Now that shortstops can't swing to the other side of second base, we will see Carlos Correa (aka C4) ranging to his left and making that spin throw on the right side of second base a couple of times this year. I'm excited to see shortstops limited in their shifting ability and see some of the most impressive athletes in the world be able to show it off. The Twins get to be, arguably, the biggest beneficiary.
    The Twins also brought in Joey Gallo, who we have seen with a wider stance, driving the ball to all fields early in spring. Even this tiny sample size is encouraging. With no shift and pitchers not having as much incentive to throw the cutter inside because there is no iron curtain on the right side, we could see Gallo finally flourish. With a simplified Gallo approach, fans may see a fun uptick from your dad's least favorite player (trademark pending).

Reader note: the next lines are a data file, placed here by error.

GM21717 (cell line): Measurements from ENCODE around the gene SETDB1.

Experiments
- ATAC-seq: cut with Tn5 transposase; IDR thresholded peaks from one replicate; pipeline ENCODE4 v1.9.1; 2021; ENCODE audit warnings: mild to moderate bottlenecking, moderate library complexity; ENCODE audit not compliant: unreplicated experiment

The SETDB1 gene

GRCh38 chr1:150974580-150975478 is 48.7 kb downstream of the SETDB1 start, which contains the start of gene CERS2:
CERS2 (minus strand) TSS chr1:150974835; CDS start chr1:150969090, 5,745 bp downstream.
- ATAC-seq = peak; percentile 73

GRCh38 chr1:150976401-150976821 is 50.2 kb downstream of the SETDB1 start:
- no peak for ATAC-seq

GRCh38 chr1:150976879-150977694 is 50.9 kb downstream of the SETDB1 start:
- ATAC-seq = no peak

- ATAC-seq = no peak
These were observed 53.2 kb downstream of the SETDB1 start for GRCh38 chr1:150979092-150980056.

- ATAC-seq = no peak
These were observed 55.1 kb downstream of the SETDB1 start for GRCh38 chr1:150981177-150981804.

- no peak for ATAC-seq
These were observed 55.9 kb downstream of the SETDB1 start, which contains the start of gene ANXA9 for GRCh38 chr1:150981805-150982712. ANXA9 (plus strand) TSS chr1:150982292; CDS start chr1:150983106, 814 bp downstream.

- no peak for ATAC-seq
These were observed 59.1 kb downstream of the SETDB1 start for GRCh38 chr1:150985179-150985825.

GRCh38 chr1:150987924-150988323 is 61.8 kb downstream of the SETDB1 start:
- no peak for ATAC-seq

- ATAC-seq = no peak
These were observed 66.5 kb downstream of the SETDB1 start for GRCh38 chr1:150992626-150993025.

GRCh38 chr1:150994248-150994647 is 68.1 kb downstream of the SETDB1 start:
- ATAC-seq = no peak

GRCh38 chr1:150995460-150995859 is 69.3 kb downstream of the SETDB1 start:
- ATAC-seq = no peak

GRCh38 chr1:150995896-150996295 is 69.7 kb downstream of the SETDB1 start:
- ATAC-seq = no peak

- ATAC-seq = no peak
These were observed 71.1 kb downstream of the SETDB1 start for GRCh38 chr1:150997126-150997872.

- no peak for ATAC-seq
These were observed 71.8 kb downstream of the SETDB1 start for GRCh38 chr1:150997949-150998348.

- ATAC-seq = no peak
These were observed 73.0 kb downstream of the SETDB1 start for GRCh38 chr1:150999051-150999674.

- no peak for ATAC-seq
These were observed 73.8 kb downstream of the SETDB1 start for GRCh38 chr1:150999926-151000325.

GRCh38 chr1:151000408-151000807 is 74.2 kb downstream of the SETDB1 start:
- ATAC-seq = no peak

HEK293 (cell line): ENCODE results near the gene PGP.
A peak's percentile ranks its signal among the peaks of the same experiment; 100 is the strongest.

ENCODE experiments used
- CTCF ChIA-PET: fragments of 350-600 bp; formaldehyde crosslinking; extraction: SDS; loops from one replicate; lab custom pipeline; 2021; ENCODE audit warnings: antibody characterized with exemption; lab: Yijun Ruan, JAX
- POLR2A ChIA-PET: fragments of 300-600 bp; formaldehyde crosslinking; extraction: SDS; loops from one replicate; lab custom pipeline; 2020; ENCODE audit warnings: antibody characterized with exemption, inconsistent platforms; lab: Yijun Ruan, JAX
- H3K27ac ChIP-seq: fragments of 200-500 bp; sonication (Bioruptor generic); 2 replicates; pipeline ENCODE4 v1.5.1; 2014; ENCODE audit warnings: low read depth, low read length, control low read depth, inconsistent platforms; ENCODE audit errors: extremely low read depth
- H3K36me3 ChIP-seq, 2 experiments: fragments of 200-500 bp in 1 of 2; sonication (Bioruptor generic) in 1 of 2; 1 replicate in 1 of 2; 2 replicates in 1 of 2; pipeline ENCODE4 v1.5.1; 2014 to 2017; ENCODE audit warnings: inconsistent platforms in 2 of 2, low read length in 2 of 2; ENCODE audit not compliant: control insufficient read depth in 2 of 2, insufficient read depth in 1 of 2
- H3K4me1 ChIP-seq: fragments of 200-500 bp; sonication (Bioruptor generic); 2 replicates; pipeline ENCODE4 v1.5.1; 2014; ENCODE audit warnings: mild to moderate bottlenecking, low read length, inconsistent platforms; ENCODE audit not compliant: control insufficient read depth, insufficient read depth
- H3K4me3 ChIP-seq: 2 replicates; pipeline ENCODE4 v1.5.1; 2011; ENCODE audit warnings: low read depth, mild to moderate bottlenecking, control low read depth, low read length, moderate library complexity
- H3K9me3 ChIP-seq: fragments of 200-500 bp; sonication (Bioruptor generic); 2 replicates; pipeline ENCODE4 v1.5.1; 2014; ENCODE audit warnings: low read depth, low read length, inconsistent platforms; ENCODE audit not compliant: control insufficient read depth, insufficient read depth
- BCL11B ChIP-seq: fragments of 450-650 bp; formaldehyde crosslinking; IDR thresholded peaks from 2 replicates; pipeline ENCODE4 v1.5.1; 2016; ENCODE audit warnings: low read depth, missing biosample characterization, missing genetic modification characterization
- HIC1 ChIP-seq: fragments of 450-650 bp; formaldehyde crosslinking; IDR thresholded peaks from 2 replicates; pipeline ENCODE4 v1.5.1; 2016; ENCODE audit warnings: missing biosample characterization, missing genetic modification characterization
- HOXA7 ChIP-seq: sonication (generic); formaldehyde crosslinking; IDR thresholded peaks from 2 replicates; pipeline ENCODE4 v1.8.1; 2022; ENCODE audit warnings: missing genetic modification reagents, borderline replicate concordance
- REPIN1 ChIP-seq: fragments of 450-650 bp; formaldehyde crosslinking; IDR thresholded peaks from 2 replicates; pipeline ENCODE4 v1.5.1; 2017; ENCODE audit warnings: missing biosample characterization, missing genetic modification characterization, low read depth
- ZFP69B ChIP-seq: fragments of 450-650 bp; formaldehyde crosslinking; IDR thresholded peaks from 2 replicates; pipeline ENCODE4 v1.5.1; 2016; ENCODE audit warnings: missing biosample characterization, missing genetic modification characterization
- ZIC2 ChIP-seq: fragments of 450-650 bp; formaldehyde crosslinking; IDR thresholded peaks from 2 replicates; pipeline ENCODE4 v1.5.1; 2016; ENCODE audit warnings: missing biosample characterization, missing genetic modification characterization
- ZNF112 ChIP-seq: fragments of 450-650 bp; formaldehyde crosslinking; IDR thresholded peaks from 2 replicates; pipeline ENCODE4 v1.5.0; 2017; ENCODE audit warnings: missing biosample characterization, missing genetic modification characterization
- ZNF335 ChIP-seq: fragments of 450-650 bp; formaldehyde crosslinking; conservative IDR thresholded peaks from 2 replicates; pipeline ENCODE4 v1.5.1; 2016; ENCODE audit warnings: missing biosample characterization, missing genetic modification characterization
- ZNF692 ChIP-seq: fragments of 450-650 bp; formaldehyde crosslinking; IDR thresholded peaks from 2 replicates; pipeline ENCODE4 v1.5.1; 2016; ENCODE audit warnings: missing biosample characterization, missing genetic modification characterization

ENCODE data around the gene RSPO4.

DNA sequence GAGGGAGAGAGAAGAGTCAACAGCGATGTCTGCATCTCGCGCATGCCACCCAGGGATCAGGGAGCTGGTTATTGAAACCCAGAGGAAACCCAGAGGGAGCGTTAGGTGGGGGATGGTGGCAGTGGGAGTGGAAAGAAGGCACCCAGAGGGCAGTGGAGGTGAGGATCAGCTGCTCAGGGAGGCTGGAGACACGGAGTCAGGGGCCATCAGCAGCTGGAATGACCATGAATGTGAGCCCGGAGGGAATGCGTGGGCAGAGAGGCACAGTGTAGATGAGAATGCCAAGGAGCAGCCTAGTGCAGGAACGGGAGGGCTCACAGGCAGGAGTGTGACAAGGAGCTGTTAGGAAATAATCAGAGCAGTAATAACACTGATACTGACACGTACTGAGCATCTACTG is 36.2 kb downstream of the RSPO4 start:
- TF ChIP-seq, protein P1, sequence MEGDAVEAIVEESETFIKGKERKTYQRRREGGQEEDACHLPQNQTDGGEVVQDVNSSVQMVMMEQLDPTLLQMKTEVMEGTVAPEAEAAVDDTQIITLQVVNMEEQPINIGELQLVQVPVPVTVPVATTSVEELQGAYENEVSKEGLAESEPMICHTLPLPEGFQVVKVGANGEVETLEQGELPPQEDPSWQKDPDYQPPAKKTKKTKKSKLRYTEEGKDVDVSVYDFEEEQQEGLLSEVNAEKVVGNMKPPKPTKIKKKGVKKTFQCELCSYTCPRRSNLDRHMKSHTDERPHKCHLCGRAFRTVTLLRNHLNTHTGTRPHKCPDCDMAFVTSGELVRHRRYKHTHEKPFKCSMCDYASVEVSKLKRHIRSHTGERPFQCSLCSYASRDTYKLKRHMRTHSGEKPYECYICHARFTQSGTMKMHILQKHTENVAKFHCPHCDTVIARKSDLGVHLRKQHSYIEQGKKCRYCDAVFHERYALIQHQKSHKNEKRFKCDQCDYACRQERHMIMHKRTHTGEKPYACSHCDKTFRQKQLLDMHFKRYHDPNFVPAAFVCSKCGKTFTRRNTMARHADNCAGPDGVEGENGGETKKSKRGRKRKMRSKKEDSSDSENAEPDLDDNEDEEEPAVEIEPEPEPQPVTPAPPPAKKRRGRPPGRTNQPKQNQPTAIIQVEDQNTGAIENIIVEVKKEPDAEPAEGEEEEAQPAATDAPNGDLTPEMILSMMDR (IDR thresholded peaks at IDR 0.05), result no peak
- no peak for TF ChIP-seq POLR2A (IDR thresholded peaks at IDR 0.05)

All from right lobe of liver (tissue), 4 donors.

Joey Gallo also fits the mold of the elite defenders that the team has placed a high value on; Michael A Taylor and the already-established Kepler/Buxton outfield combo may be worthy of a Soul Patrol-level nickname. The shift doesn't impact the outfield as much, but it's worth noting that the Twins attacked the defensive side of this team with the thought of improving their offense too, or the banned shift may provide that offensive uptick on its own.
    Every team in the league has abandoned the idea of a guy playing 162 games. (In 2022, only Atlanta first baseman Matt Olson and shortstop Dansby Swanson played in all 162 games.) The depth and positional flexibility will make Baldelli's job pretty simple (that thought may get the old-timers to sleep at night).